There are many different aspects that go into the style and design of your home. One of which are windows and how they are styled. Curtains & or Blinds, probably something that you wouldn’t think is important. That is until you see the difference that these items can create in your home. Whether it’s a dark cinema room or an open, bright living area the incorporation of Blinds or curtains can make an enormous difference. We have included some information and tips for both Curtains and Blinds.



Whether you like heavy drapes or soft sheers that billow in the breeze, “Curtains can be used to frame a window, layer a room or add warmth, movement and texture,” says Paul Hecker, director of Hecker Guthrie. Traditionally kept to bedrooms and formal living areas, there’s a growing trend for sheer and motorised curtains in open-plan living spaces. The most style-savvy homeowners are also embracing muted colours and folk- and floral-inspired prints. “We will be seeing a shift towards ‘beautiful’ fabrics and a softness that moves us away from minimalism,” says Toby Gray, director of BQ Design. Organic grey shades now offer a modern update on cream and white, and richer hues can be introduced to complement a room’s colour palette. The only rule? “Curtains should always touch the floor,” says Paul.

Curtain care

Sun, moisture and pollutants all damage curtains. However, most wear and tear is a result of fabric handling. Wands and flick sticks keep hands clear of the material, while quality lining will help reduce fading. If in any doubt as to washing requirements, always have your curtains professionally cleaned.



Top headers

Eyelets. With a choice of nickel-plated, brass or antique brass rings, these are ideal for light fabrics. A major benefit of eyelets is the fabric stacks right back to let in more of the view.

Soft and casual. “I prefer a relaxed approach to curtain headings, so we avoid pleating tape,” says Paul Hecker. The result is a soft, modern finish, where the curtain seems to drape quite naturally.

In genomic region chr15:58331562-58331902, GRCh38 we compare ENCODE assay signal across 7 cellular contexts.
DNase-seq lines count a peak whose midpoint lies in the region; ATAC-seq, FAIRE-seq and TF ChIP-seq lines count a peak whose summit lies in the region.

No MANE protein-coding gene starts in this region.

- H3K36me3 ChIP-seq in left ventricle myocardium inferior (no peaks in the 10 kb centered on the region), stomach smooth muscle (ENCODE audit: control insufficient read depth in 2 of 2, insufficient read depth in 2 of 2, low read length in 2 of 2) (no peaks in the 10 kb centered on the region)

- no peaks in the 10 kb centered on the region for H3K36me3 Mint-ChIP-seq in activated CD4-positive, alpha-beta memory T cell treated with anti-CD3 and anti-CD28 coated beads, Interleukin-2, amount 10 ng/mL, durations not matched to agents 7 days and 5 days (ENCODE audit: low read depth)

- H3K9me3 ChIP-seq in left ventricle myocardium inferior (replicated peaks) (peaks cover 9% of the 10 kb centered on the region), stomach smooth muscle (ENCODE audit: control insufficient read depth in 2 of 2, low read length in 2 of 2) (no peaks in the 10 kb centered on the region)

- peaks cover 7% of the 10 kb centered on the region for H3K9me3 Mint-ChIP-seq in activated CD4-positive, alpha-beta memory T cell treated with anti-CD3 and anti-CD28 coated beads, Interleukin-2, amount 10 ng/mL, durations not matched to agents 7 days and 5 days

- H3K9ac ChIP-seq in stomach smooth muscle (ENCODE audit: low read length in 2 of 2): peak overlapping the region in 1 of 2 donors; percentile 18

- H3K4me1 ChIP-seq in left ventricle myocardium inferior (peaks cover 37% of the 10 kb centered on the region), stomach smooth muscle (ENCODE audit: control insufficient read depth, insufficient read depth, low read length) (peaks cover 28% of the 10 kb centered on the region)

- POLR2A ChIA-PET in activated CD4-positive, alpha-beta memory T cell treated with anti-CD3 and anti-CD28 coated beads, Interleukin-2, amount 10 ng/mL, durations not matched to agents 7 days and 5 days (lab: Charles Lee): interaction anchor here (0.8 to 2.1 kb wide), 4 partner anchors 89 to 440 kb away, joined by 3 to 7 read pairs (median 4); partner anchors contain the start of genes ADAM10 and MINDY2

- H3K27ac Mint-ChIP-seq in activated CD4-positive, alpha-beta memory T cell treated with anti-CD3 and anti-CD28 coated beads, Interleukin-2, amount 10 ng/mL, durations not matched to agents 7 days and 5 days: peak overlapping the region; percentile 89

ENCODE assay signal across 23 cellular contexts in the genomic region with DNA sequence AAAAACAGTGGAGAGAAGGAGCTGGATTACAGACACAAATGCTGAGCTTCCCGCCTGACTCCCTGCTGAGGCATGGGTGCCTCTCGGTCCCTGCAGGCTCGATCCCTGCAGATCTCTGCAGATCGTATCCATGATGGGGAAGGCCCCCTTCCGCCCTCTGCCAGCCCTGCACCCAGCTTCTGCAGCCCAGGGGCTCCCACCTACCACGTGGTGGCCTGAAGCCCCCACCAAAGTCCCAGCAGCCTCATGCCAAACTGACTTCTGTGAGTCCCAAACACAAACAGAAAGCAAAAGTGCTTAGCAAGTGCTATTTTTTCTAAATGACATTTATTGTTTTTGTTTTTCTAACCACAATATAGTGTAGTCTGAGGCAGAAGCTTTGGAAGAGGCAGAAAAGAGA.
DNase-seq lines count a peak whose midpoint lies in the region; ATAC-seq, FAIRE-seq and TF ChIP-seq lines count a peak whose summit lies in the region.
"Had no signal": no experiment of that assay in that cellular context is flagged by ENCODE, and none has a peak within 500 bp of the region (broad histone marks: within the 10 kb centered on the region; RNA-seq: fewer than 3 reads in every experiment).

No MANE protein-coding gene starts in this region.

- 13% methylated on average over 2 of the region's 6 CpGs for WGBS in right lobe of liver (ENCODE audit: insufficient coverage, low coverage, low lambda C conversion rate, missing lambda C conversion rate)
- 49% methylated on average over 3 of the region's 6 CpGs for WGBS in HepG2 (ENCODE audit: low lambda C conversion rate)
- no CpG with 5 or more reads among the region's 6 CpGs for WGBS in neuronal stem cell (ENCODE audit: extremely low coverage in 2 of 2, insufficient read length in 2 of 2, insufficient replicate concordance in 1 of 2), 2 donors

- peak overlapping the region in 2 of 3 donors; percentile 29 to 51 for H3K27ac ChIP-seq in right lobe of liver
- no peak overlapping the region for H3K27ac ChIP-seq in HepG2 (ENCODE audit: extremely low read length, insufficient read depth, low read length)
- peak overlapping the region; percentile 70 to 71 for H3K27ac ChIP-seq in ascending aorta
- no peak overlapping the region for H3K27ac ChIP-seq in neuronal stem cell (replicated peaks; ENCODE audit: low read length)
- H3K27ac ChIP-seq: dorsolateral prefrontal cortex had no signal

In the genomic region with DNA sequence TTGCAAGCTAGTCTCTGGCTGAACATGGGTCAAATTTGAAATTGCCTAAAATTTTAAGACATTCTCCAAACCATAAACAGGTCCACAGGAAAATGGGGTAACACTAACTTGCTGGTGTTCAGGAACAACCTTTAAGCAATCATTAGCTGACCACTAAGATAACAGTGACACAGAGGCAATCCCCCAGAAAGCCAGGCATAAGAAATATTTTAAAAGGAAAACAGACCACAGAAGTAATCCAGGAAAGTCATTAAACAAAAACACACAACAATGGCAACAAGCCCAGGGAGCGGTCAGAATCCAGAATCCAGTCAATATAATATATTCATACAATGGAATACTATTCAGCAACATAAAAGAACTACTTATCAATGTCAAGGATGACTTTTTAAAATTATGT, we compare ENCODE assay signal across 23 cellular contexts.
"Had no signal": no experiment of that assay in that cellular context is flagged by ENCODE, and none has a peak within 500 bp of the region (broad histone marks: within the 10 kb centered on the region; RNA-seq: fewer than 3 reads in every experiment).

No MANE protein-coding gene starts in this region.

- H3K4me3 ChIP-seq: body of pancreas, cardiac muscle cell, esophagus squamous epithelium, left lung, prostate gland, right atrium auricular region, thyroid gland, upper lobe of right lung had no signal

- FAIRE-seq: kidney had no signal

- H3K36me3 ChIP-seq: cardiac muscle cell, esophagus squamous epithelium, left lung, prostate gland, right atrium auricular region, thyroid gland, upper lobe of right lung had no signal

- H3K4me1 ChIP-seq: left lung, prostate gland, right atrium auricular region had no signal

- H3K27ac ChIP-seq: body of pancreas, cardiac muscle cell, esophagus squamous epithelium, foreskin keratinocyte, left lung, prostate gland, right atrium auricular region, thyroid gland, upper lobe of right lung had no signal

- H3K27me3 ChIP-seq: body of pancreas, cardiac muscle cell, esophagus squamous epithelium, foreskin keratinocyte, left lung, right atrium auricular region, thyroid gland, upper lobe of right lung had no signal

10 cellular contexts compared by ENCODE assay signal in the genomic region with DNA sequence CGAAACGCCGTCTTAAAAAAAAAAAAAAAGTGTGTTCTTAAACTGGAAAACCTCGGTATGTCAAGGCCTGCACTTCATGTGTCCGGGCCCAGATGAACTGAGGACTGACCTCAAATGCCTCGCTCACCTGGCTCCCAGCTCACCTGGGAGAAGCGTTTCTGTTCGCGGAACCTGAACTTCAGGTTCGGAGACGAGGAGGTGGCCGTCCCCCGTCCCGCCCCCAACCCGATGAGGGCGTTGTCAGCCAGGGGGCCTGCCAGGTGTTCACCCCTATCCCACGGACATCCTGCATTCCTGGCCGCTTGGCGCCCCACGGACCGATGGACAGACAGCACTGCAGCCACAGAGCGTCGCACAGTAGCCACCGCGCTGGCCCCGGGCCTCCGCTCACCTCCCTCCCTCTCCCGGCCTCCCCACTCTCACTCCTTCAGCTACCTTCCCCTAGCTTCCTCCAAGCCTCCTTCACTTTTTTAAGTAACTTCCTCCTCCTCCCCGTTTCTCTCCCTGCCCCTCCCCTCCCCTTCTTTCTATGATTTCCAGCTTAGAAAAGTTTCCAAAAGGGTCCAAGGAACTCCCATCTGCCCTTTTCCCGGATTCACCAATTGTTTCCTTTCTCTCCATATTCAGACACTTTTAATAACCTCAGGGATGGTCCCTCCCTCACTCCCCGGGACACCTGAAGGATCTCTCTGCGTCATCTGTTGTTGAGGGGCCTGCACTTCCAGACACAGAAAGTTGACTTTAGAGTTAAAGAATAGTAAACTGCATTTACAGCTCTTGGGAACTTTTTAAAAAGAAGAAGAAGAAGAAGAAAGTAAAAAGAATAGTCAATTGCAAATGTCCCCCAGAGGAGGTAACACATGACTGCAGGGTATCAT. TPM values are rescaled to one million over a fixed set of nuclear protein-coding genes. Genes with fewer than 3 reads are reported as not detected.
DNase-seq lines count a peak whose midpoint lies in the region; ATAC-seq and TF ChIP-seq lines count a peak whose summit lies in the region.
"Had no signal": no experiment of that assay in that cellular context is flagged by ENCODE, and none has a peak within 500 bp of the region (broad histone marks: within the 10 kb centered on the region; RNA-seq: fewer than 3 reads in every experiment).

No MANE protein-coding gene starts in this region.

Recessed pelmets. Actually built into the architecture of a room, recessed pelmets hide curtain tracks in the ceiling space to achieve a streamlined finish.




From translucent roller blinds to romans and timber venetians, the enduring beauty of blinds is their ability to control light – and disappear when required. “Roller blinds are a great solution for achieving light control with minimal design impact,” says Andrea D’Cruz. A less-formal style of window treatment, they tend to be relegated to family areas, where blockout styles offer UV protection by day and added insulation at night. Motorised roller or panel glides also make them easy to control over large spaces. While see-through styles diffuse light without losing the view, in winter, “The most important thing is to make a large room feel cosy,” says Paul Hecker, who often layers blinds beneath curtains. He prefers soft roman blinds, which can be sheer, textured or bonded with a blockout fabric.



Blind care

Most blinds do not respond well to water or chemical solvents. Instead, dust regularly and then spot-clean any stains. Roman, roller and cellular blinds can all

be vacuumed – use a soft brush attachment and take care not to stretch or pull the fabric. Venetians rarely need more than a wipe over with a soft microfibre cloth.


Key Trends in Window Treatments

  • Understated minimalism is making way for something bolder with vibrant colours and interesting pattern and detailing
  •  Curtains add instant glamour and drama to a room scheme
  • Old-fashioned pelmets are back in fashion – not only do they neatly finish off the look of curtains, but they have great insulating properties and reduce heat loss in winter and keep a room cool in summer
  • Double roller blinds are gaining in popularity, and they’re ideal for the Australian climate – they’re made up of a blockout blind for night and a separate sunscreen blind that reduce the light but still allows you to enjoy the view
  • Long, sheer curtains are in vogue – combine two tones of sheers in dark colours such as smoky grey and rich brown to soften sharp architectural details
  • Nature is a recurrent theme with bamboo fabrics and robust, earthy textures for curtains and blinds, and exposed wood grain for venetians